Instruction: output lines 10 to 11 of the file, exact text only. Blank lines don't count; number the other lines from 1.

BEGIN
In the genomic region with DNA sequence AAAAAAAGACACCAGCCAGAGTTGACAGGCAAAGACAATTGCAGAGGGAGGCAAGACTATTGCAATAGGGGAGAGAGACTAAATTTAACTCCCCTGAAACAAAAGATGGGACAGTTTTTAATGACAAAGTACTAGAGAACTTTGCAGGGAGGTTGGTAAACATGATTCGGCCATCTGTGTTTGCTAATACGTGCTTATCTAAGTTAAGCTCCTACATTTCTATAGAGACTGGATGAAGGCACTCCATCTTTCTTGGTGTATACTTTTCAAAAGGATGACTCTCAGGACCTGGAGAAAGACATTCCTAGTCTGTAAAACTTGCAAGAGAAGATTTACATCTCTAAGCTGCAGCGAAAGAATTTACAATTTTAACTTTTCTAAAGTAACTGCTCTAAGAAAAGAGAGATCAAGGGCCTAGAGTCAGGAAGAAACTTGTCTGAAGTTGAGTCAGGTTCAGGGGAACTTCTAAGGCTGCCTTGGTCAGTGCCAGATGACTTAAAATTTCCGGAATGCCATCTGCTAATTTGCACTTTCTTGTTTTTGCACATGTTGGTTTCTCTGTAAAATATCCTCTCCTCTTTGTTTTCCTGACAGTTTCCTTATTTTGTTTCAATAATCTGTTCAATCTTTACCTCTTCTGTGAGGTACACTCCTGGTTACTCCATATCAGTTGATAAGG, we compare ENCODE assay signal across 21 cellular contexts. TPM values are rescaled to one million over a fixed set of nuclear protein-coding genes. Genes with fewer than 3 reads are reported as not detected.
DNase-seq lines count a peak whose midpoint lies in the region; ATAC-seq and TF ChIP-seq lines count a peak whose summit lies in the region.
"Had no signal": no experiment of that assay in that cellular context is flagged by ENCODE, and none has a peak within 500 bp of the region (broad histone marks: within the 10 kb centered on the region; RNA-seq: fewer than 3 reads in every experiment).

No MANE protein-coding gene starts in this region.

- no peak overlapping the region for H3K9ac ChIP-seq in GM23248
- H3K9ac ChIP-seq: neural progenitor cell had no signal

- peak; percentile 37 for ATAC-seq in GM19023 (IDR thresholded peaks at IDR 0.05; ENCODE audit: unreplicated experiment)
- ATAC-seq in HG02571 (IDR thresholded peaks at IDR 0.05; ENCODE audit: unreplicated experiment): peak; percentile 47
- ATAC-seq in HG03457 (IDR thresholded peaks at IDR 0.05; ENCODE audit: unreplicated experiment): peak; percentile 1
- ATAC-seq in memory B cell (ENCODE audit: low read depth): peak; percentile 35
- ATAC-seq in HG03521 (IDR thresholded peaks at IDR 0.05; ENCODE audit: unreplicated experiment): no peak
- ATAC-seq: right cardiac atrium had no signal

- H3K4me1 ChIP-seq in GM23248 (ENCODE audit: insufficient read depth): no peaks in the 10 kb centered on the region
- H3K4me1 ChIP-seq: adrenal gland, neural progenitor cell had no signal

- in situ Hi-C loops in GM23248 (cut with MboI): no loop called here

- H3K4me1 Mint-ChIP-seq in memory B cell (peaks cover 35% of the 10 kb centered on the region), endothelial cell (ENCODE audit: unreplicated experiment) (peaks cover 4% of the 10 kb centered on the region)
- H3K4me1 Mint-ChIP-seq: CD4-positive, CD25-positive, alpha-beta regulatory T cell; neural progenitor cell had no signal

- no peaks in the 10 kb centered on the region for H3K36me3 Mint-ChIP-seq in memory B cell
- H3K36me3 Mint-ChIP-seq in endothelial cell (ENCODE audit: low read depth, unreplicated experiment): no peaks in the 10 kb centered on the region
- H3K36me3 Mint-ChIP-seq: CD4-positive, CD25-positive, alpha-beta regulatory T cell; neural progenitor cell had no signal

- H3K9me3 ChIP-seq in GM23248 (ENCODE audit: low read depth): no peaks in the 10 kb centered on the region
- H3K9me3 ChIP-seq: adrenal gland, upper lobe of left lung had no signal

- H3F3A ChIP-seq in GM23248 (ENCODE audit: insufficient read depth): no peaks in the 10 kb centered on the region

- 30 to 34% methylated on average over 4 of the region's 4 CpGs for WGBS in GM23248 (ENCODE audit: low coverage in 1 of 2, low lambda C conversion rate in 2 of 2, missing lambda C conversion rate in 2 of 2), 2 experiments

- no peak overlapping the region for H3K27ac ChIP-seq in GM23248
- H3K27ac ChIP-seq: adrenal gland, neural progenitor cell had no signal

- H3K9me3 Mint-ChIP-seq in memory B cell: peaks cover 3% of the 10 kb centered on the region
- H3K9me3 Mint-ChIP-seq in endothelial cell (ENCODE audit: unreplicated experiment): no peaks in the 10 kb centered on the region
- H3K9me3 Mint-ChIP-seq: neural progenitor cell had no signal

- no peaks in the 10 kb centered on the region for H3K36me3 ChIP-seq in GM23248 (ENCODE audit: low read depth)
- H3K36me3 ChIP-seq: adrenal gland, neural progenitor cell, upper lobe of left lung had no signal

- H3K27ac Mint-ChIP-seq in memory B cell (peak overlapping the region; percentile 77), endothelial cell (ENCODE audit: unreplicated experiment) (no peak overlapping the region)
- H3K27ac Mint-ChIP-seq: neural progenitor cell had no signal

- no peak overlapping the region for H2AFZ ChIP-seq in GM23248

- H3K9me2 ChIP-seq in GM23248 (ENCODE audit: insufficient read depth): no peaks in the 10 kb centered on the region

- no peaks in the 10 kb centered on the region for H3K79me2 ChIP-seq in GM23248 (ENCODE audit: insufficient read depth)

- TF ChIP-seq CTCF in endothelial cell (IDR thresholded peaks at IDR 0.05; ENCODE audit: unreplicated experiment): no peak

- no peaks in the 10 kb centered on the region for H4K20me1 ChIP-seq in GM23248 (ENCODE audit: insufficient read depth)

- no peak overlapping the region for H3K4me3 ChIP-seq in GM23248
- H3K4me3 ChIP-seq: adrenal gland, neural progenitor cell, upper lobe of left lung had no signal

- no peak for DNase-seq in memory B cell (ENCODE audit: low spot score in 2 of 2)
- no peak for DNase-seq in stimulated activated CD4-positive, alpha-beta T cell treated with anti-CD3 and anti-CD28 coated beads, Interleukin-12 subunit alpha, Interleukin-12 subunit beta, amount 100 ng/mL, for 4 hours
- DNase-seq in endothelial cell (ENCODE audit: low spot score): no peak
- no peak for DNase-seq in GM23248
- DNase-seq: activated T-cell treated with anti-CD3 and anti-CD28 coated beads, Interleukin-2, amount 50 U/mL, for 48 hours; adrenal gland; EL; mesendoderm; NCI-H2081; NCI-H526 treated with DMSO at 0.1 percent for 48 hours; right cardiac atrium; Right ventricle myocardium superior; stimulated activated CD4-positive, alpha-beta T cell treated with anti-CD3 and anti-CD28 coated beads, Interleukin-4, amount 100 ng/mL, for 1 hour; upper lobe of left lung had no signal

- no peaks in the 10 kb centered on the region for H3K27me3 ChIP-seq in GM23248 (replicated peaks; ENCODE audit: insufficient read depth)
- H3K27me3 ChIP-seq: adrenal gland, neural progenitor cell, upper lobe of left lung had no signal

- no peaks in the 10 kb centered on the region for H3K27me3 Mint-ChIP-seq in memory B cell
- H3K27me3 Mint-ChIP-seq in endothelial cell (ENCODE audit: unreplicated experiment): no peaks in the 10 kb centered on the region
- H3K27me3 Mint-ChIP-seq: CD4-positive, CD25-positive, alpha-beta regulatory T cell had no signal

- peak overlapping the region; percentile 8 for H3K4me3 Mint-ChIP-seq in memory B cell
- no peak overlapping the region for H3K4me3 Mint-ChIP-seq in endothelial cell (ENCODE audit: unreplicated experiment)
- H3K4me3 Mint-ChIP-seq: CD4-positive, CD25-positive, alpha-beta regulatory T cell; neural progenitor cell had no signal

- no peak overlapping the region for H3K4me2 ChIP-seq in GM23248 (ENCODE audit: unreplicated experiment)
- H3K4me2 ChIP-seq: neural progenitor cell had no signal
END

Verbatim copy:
- ATAC-seq in memory B cell (ENCODE audit: low read depth): peak; percentile 35
- ATAC-seq in HG03521 (IDR thresholded peaks at IDR 0.05; ENCODE audit: unreplicated experiment): no peak